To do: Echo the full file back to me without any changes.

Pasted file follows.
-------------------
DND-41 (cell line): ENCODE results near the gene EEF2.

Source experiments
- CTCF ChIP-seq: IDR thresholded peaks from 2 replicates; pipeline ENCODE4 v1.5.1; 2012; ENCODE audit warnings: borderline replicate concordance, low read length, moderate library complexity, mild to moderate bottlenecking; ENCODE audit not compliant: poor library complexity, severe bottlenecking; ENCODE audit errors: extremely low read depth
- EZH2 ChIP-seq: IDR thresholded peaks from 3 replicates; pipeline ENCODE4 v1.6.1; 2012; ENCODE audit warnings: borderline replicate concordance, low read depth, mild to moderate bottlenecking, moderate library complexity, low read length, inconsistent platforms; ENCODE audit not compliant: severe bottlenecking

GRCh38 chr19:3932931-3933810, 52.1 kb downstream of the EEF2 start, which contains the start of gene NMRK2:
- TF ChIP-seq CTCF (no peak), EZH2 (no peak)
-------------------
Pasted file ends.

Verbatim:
DND-41 (cell line): ENCODE results near the gene EEF2.

Source experiments
- CTCF ChIP-seq: IDR thresholded peaks from 2 replicates; pipeline ENCODE4 v1.5.1; 2012; ENCODE audit warnings: borderline replicate concordance, low read length, moderate library complexity, mild to moderate bottlenecking; ENCODE audit not compliant: poor library complexity, severe bottlenecking; ENCODE audit errors: extremely low read depth
- EZH2 ChIP-seq: IDR thresholded peaks from 3 replicates; pipeline ENCODE4 v1.6.1; 2012; ENCODE audit warnings: borderline replicate concordance, low read depth, mild to moderate bottlenecking, moderate library complexity, low read length, inconsistent platforms; ENCODE audit not compliant: severe bottlenecking

GRCh38 chr19:3932931-3933810, 52.1 kb downstream of the EEF2 start, which contains the start of gene NMRK2:
- TF ChIP-seq CTCF (no peak), EZH2 (no peak)